The unwavering opposition among several major environmental organizations isn't sitting well with Hansen, and he's comparing them to, yes, the very global warming skeptics they often lampoon.
"It is analogous to climate deniers. Their minds are made up, facts don't matter much," Hansen said in an email exchange.
Hansen told National Journal he hasn't had discussions with green groups on the topic since he wrote the letter along with scientists Ken Caldeira, Tom Wigley, and Kerry Emanuel.
"I cannot change their position. That change will require pressure from environmentalists. People need to understand the situation and put pressure on the environmental organizations, for example by withholding financial support until they become (honestly) open-minded and scientific," said Hansen, who left NASA last year but remains affiliated with Columbia University's Earth Institute.
Hansen doesn't think getting environmental groups to embrace reactors is a lost cause. "I am hopeful that some of them are beginning to change, but it is too early to tell."
He also believes that there's more support among the green-minded than the formal positions of environmental groups might suggest. "Environmental groups and environmentalists are two very different entities," said Hansen, who first testified about global warming before Congress in the 1980s.
"It seems to me that there are a lot of environmentalists who are beginning to look into the facts and appreciate the potential environmental advantages of intelligent development of nuclear power," he said, calling rejection of nuclear a de facto acceptance of hydraulic fracturing for gas and continued reliance on coal.
To be sure, there's a long list of financial and political barriers to building new reactors in the United States.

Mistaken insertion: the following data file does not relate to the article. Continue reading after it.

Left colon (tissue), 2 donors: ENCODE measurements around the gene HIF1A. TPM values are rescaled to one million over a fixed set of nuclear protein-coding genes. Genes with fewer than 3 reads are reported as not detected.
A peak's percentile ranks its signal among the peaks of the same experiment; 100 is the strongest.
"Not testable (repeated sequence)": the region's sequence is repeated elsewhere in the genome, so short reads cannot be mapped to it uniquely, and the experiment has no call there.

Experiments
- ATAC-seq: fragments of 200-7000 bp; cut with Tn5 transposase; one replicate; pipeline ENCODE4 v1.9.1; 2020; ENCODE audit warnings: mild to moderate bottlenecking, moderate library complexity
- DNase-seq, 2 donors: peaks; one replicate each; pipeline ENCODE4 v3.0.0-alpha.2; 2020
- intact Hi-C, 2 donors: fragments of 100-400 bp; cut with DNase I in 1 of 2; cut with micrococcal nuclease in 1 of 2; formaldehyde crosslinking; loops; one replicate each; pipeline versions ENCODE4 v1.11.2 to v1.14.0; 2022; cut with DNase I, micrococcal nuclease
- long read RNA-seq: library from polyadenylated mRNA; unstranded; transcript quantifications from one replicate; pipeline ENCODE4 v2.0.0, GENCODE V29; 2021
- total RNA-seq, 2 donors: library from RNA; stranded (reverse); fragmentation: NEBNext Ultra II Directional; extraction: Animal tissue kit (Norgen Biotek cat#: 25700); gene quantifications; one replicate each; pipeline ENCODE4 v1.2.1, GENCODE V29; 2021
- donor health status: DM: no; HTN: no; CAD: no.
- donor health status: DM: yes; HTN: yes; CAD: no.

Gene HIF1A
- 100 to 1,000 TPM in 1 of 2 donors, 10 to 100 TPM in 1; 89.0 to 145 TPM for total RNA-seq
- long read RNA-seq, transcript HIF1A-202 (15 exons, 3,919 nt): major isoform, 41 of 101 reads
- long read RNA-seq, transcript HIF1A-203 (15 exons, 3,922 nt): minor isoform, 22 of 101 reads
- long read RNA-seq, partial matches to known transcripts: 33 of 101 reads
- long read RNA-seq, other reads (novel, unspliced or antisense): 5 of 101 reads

Steve Kerekes, a spokesman for the Nuclear Energy Institute, the industry's main trade group, said environmental opposition isn't anywhere near the biggest hurdle to building the first new U.S. reactors in decades.
Even a major antinuclear group isn't claiming that activists are what's hindering the industry's long-hoped-for but slow-to-materialize "renaissance" of new U.S. construction. "Wall Street and Main Street have both rightly abandoned nuclear power," said Jim Riccio, a nuclear-power analyst with Greenpeace.
The U.S. natural-gas boom has driven down gas costs and helped make the fuel highly attractive to power companies, while renewables like wind and solar — though still a very small fraction of U.S. electricity — are on the march too. The Japanese nuclear disaster also put a spotlight on safety concerns.
And growth in U.S. power demand is slow, which Kerekes points to as a key reason why the number of reactors under development is at the lower end of the industry's earlier forecasts.
Just a small handful of nuclear projects are going forward. Power companies Southern and SCANA are building four new reactors in Georgia and South Carolina, while the Tennessee Valley Authority is completing construction of a reactor that it had abandoned in the late 1980s.